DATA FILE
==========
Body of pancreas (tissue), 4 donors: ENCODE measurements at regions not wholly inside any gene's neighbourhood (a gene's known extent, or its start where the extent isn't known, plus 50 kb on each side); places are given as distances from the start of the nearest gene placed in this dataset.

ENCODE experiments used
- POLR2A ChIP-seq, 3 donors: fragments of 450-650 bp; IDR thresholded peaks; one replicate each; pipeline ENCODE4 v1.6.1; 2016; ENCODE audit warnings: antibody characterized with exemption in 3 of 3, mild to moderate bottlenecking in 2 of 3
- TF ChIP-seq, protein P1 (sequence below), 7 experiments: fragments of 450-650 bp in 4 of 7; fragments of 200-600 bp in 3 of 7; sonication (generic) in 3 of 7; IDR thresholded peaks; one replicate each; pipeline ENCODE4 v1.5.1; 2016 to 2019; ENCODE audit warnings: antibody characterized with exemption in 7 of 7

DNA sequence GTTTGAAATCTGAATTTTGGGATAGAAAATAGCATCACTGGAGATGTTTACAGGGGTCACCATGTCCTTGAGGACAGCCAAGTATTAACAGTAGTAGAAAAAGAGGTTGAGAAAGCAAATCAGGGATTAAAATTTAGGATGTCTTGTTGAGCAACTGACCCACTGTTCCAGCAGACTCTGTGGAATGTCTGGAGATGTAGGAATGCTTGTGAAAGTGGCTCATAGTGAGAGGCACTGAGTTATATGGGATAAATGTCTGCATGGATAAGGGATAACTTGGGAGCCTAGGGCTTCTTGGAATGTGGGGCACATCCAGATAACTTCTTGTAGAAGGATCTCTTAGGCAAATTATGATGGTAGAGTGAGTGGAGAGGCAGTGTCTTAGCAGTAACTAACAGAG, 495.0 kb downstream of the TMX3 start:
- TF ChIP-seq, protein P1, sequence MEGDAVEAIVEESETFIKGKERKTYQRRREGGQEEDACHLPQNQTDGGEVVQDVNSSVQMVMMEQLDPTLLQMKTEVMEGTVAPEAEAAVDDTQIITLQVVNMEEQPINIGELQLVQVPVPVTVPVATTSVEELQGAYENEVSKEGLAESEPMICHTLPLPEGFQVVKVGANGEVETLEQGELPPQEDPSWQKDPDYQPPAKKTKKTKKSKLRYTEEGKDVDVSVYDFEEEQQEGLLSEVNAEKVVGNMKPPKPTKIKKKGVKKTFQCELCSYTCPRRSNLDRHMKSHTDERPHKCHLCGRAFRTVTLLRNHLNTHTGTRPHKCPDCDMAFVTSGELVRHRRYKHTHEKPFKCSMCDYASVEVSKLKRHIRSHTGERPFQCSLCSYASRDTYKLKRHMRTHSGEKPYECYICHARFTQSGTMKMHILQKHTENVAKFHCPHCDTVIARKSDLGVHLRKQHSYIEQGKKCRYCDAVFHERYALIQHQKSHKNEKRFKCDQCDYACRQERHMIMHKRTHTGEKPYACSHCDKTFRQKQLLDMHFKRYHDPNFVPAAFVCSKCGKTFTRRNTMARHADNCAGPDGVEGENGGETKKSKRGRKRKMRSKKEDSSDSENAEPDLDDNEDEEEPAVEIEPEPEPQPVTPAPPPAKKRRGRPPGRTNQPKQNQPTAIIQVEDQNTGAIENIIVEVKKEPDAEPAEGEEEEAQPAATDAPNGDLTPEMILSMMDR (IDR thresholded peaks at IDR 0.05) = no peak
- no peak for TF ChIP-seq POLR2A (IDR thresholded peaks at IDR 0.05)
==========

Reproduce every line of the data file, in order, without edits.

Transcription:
Body of pancreas (tissue), 4 donors: ENCODE measurements at regions not wholly inside any gene's neighbourhood (a gene's known extent, or its start where the extent isn't known, plus 50 kb on each side); places are given as distances from the start of the nearest gene placed in this dataset.

ENCODE experiments used
- POLR2A ChIP-seq, 3 donors: fragments of 450-650 bp; IDR thresholded peaks; one replicate each; pipeline ENCODE4 v1.6.1; 2016; ENCODE audit warnings: antibody characterized with exemption in 3 of 3, mild to moderate bottlenecking in 2 of 3
- TF ChIP-seq, protein P1 (sequence below), 7 experiments: fragments of 450-650 bp in 4 of 7; fragments of 200-600 bp in 3 of 7; sonication (generic) in 3 of 7; IDR thresholded peaks; one replicate each; pipeline ENCODE4 v1.5.1; 2016 to 2019; ENCODE audit warnings: antibody characterized with exemption in 7 of 7

DNA sequence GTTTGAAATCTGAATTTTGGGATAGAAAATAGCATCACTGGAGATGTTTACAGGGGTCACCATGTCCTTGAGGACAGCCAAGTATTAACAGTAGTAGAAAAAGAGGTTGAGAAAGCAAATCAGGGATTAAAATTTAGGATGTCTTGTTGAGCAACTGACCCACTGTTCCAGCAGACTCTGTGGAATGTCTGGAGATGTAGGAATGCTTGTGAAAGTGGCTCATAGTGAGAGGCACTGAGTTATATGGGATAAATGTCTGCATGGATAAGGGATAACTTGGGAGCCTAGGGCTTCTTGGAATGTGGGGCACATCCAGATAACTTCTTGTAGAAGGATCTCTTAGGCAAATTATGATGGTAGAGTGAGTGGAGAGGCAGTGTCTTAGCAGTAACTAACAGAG, 495.0 kb downstream of the TMX3 start:
- TF ChIP-seq, protein P1, sequence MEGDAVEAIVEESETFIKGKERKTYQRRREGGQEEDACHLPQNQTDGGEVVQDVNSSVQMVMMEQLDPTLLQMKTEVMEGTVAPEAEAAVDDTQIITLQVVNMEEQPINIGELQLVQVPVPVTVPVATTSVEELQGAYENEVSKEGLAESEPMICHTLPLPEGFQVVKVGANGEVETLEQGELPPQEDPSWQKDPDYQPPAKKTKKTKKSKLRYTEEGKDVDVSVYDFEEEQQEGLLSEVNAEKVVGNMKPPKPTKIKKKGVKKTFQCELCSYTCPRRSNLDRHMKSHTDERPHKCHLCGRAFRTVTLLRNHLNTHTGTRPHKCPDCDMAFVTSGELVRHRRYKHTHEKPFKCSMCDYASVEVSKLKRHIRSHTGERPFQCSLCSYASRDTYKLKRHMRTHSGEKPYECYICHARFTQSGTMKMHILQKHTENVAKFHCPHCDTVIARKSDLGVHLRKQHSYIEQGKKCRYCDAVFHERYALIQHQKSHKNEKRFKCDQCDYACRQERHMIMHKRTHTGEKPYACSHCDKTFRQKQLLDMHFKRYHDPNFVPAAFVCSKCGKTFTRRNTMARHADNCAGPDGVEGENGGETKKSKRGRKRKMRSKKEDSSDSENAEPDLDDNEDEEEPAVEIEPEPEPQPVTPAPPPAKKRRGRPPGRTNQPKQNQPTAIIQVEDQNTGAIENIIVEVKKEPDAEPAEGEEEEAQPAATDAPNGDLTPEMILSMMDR (IDR thresholded peaks at IDR 0.05) = no peak
- no peak for TF ChIP-seq POLR2A (IDR thresholded peaks at IDR 0.05)